What is up with the F-35’s wingtip vortices?

sdd_f35testb_047I have next to no knowledge in the field of aerodynamics- I stumble to explain the two competing theories of how a wing works, how coupled and uncoupled canard-deltas differ – even the simple equations of Energy Management have me stumped (not even sure this last one solely exists in aerodynamics). So I’m hoping that some bright aerodynamic engineer can help me with this one – ideally using simple language. Why does the F-35 produce such distinctive vortices from the wingtip/flap edge – and are they intentional, and positive in effect? Agile fighters – with strakes or canards – display visible vortices on the inner section of the wing- presumably where it’s wanted. I thought that wingtip vortices caused induced drag and were best avoided? Yet, the F-35 seems to stream them like a ’70s airliner. Educated comments in the reply section are VERY welcome. US_Navy_110606-N-DR144-314_An_F-A-18E_Super_Hornet_assigned_to_Strike_Fighter_Squadron_(VFA)_81_maneuvers_over_the_Nimitz-class_aircraft_carrier_US.jpg

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  1. Guerry

    I have a friend who used to fly for the Marines. I will pass this to him and see what he has to say. He is a smart guy.

  2. Steven

    Its actually an optical illusion that these are wing tip vortices. One of them is and the other is a vortices coming off the flaperon. This is because the plane has its gear down meaning it also has trailing edge flaps down creating a 2nd vortices which interacts with the one produced by the wing tip causing them to mix and give a spiralling appearance.

  3. Capt-Select Somebody (@overdesigned)

    Steven is right–also, reducing vortices is desired for efficiency reasons but eliminating them entirely is basically impossible. The geometry requirements of stealth/low-observable probably also mean that using standard methods (winglets, missile rails) to reduce them aren’t feasible.

    Solution was probably just deal with a little aerodynamic inefficiency and put a bigger engine on it.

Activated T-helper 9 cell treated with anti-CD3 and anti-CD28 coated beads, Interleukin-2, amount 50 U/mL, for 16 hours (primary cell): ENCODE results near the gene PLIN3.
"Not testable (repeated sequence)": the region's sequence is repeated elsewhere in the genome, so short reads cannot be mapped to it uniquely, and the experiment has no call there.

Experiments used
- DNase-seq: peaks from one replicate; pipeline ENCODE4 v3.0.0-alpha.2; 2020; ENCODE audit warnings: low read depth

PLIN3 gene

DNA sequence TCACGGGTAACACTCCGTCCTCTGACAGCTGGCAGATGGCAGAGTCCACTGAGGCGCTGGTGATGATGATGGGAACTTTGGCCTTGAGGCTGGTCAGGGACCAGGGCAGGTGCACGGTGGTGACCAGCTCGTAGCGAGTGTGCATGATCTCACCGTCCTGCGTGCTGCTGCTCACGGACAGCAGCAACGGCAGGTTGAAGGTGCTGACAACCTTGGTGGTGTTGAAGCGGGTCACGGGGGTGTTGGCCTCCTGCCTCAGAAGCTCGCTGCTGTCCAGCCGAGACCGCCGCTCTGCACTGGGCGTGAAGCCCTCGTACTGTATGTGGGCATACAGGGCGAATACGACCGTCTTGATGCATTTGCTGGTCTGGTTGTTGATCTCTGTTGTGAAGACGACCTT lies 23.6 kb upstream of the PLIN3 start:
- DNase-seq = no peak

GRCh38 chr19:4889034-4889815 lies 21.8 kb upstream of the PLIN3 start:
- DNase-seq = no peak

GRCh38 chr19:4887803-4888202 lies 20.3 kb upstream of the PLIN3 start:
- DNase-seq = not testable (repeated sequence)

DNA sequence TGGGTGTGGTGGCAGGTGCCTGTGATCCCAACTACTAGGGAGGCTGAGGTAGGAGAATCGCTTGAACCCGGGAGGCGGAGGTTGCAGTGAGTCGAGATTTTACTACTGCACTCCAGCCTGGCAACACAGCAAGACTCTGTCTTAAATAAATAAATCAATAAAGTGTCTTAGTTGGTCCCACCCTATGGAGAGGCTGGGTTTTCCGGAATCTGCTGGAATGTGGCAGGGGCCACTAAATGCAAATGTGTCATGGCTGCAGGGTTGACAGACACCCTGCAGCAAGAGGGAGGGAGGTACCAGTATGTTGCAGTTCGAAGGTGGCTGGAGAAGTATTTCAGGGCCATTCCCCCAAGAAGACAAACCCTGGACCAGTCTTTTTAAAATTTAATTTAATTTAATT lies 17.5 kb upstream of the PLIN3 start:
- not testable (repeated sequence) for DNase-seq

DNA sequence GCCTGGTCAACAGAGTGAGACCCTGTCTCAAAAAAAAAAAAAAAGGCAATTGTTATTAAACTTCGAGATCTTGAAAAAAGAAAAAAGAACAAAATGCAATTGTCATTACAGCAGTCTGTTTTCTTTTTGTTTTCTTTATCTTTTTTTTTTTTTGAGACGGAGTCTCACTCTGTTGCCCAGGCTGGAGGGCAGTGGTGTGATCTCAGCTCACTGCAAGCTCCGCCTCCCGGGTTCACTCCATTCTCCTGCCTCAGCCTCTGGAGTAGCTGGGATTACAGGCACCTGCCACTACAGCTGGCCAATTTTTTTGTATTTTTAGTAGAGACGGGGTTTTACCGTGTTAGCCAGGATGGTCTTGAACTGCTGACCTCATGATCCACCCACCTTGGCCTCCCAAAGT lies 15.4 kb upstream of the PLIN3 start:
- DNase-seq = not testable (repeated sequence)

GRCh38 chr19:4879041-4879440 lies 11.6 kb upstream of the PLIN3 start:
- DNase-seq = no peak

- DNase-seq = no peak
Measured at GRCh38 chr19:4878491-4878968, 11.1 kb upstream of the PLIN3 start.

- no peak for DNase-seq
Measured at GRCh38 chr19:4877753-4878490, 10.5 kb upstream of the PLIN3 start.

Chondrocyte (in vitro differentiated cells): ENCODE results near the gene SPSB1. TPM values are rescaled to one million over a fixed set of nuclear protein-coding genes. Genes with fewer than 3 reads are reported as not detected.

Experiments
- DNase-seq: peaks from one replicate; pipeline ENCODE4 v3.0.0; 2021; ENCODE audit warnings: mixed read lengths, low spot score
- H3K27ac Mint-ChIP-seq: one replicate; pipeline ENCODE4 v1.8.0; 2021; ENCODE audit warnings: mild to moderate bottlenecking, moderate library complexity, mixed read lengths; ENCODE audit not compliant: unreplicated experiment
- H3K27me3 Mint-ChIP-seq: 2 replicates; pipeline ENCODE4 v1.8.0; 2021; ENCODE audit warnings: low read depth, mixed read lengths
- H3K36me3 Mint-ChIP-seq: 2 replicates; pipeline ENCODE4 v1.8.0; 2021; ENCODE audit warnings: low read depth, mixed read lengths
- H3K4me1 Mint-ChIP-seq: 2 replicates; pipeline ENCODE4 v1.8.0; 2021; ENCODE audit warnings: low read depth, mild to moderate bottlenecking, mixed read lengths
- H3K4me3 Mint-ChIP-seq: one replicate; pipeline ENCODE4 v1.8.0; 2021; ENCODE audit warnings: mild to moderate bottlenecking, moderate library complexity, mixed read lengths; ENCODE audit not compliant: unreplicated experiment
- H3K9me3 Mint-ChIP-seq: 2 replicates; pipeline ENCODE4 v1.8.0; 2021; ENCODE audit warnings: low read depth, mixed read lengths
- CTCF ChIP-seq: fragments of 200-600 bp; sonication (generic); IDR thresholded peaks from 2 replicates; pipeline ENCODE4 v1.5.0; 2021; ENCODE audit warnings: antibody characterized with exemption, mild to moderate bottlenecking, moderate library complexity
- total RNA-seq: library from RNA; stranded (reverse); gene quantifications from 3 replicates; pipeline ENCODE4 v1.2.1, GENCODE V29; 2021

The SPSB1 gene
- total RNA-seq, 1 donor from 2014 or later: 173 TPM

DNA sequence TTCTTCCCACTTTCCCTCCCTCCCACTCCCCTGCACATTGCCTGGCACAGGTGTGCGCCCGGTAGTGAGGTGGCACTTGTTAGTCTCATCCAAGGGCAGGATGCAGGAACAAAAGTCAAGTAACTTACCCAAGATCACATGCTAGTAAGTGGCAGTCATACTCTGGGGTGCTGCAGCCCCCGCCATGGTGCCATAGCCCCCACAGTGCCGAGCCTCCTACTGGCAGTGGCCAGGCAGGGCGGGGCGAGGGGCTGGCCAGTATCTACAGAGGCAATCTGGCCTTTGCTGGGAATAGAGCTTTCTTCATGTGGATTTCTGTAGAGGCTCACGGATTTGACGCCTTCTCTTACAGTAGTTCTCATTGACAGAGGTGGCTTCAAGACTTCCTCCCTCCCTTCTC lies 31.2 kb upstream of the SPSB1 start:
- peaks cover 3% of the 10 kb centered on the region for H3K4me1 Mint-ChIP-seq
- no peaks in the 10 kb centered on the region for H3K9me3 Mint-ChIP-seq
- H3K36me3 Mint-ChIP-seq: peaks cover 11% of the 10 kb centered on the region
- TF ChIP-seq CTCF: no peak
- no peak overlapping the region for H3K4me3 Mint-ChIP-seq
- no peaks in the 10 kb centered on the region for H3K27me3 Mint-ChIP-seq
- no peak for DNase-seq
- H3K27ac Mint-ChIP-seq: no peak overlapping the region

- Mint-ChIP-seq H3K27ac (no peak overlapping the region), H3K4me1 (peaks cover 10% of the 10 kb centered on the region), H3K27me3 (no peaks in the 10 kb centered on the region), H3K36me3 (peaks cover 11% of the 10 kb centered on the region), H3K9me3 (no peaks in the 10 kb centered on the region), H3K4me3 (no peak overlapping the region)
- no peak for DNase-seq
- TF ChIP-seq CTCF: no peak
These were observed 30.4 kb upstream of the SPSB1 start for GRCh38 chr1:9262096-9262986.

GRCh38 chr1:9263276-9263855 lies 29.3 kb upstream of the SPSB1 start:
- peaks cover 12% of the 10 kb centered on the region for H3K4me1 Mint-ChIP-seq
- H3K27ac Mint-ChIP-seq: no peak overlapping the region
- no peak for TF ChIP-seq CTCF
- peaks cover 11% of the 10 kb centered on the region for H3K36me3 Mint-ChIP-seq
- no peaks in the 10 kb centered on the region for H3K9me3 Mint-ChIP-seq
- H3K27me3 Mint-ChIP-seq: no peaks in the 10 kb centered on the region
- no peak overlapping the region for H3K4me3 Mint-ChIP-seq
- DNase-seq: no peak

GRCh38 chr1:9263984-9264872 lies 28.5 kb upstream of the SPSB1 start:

4. Mike

    I can’t tell you why the contrails look like that, but what I can say is, look at the F-35 in that photo.
    Than landing gear is down, the horizontal stabs are in idle position, the lift fan is open, the swivel doors for the engine nozzle is open.

    this F-35B is not trying to maneuver at all.

    Recent airshow appearances of the F-35 specially those made by the Royal Norwegian air force have shown that the F-35 is very capable in the turn and burn department, despite what the critics have to say

  5. ptitz

    Wingtip vortices are unavoidable. They arise whenever a lifting surface is placed into a stream of air at an angle. This produces higher pressure at the bottom and lower pressure at the top. At the wing tips this results in spillover of air upwards. The magnitude of drag that it’s responsible for depends mainly on aspect ratio of the wing, i.e. chord/span ratio. As such, something like a 70s airliner would probably produce less induced drag than any figher out there because of higher aspect ratio. In the picture of F-35 you see both the vortices originating from the wingtips and from the edge of the aileron, which in itself acts as a small wing. In F/A-18 the leading edge extensions produce massive vortices, because they act as tiny wings with tiny aspect ratio. Overal there is no *right* amount of induced drag to have. It’s a trade-off between aerodynamics and structural integrity of the wing.

    • Steven

      Ptitz, unfortunately you are wrong. The vortices aren’t both originating from the wingtips. Only one of them is. The other is coming from the flaperon. They are swirling together because of the pressure difference causing the spiral of the two separate vortices.

  6. mrmalaya

    I have raised the same issue on the net since the F35 appeared in the UK this summer. The point is, the vortices are very visible whilst the aircraft manoeuvres as well as when it is flying slow and straight in photo ops. It is not simply a feature of flying slow and dirty with flaps deployed and undercarriage down and they hang around too!
    I’m not knocking the aircraft, but that can’t have been intentional.

  7. Simone Hochgreb

    Vorticity generation is necessary for lift. At the wingtips, the vortices merge, and the pressure at the centre of the vortex is sufficiently low for moisture condensation to take place. That is why it is possible to visualise them with the naked eye. They are then convected downstream by the inviscid flow around the frame. This happens in all airfoils, but it is only visible in certain situations (see pressure issues above).
    What is the copyright on the figure, please?

  8. Vasco Ribeiro

    I have the same question, not about flap vortices, but looks like the last generation stealth aircraft is most of the time generating visible wing tip vortices or “contrails”. I have the knowledge that in most normal aircraft the incidence of the wing changes across its lenght, at the wing tip pointing down (lower incidence). This is clearly visible on the F-16 or F-18 wingtip, and generally is intended to make the tip the last part of the wing to stall to give roll control and to reduce drag at cruise speed. Even the wing of the Spitfire was design like this. With this, looks like that the F-35 wing tip is most of the time at an high AOA, the likely reason being optimized for high speed, when AOA gets very low.

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